Lament for the copy editors

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In an Editorial Observer column in the New York Times (16 June), Lawrence Downes goes to a museum in search of good feelings:

I went to the Newseum, a shiny new building in Washington that news companies and foundations have erected as a shrine to their industry. Since it’s my industry, too, I thought a museum, where sacred relics and texts have been placed safely in the equivalent of a big glass jar, might make me hopeful about the future.

He starts by looking for the section on copy editing — "Copy editors are my favorite people in the news business", he says — but finds nothing. Indeed,

A call later confirmed that the museum has essentially nothing about how newspapers are made today, and thus nothing about the lowly yet exalted copy editor.

Downes describes the work of copy editing and then notes that

Copy editors are being bought out or forced out; they are dying and not being replaced.

News is shifting online. In this new world,

online news operations will shine with all the brilliance that the journalists who create them can bring. But in that world of the perpetual present tense — post it now, fix it later, update constantly — old-time, persnickety editing may be a luxury in which only a few large news operations will indulge. It will be an artisanal product, like monastery honey and wooden yachts.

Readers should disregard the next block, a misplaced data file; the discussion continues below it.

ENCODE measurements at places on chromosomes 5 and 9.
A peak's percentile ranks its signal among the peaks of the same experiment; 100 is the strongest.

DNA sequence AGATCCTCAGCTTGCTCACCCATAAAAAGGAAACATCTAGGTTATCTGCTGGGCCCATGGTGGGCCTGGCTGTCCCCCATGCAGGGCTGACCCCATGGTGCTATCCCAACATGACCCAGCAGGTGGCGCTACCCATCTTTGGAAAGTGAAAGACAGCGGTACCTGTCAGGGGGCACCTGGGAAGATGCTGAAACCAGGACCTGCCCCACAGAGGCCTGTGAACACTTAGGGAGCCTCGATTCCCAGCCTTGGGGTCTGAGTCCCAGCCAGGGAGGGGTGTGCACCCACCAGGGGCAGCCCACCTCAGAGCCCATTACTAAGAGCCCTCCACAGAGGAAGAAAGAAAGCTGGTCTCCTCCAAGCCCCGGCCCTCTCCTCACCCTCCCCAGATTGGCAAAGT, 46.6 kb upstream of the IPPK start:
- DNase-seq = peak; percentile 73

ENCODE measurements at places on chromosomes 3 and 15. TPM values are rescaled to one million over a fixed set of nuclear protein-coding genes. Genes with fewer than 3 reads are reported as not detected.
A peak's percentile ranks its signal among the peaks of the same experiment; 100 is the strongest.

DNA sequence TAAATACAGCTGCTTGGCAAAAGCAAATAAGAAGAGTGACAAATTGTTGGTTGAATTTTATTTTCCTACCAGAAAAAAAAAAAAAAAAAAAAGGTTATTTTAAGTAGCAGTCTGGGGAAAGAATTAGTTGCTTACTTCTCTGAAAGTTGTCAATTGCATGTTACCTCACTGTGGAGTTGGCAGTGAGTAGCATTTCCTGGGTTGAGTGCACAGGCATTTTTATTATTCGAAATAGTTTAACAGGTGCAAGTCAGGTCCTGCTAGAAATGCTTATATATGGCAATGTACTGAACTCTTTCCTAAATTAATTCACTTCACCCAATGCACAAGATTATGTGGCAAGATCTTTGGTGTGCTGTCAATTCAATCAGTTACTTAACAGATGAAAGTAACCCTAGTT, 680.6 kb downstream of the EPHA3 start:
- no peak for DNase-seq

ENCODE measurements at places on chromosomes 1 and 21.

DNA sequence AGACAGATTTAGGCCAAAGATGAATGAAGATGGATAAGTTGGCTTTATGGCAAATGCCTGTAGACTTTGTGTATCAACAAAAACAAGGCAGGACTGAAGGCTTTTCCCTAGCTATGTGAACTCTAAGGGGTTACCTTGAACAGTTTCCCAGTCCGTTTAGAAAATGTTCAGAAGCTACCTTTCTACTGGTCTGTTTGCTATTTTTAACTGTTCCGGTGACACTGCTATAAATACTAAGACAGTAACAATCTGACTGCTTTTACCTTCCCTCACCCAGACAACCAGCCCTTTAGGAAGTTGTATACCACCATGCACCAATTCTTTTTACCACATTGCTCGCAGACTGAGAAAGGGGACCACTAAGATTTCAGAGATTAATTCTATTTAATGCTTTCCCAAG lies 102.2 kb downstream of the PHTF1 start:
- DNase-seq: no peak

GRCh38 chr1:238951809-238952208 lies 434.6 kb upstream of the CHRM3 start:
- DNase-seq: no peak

Downes's column is entitled "In a Changing World of News, an Elegy for Copy Editors".

Of course, copy editors will survive in other parts of the publishing world, though no doubt in significantly reduced numbers.

The title of this posting is an allusion to William Dunbar's poem "Lament for the Makaris" (makers, that is, poets), eulogizing the great poets who had preceded him (Dunbar — who lived from roughly 1460 to roughly 1520 — himself was makar at the court of James IV King of Scots). The central figure of the poem is Death, who has taken one poet after another — for example:

He has done petuously devour

The noble Chaucer of makaris flour,

The Monk of Bery, and Gower, all thre:

  Timor mortis conturbat me.

Every stanza ends with Timor mortis conturbat me.



  1. John Lawler said,

    June 21, 2008 @ 1:08 pm

    I might have known that Jack Vance (an English professor in his day job) had a literary model for the poem he attributes to his character 'Navarth' in his classic The Palace of Love, which starts:

    Drinking whisky by the peg,
    Singing songs of drunken glee.
    I thought to swallow half a keg
    But Tim R. Mortiss degurgled me.

    Not precisely comme il faut,
    To practice frank polygamy;
    I might have practiced, even so.
    But Tim R. Mortiss disturgled me.

    Tim R. Mortiss, Tim R. Mortiss,
    He's a loving friend.
    He holds my hand while I'm asleep,
    He guides me on my four-day creep,
    He's with me to the end.

    (The whole thing's available at Oikukene and Beyond)

  2. Dan Milton said,

    June 21, 2008 @ 1:13 pm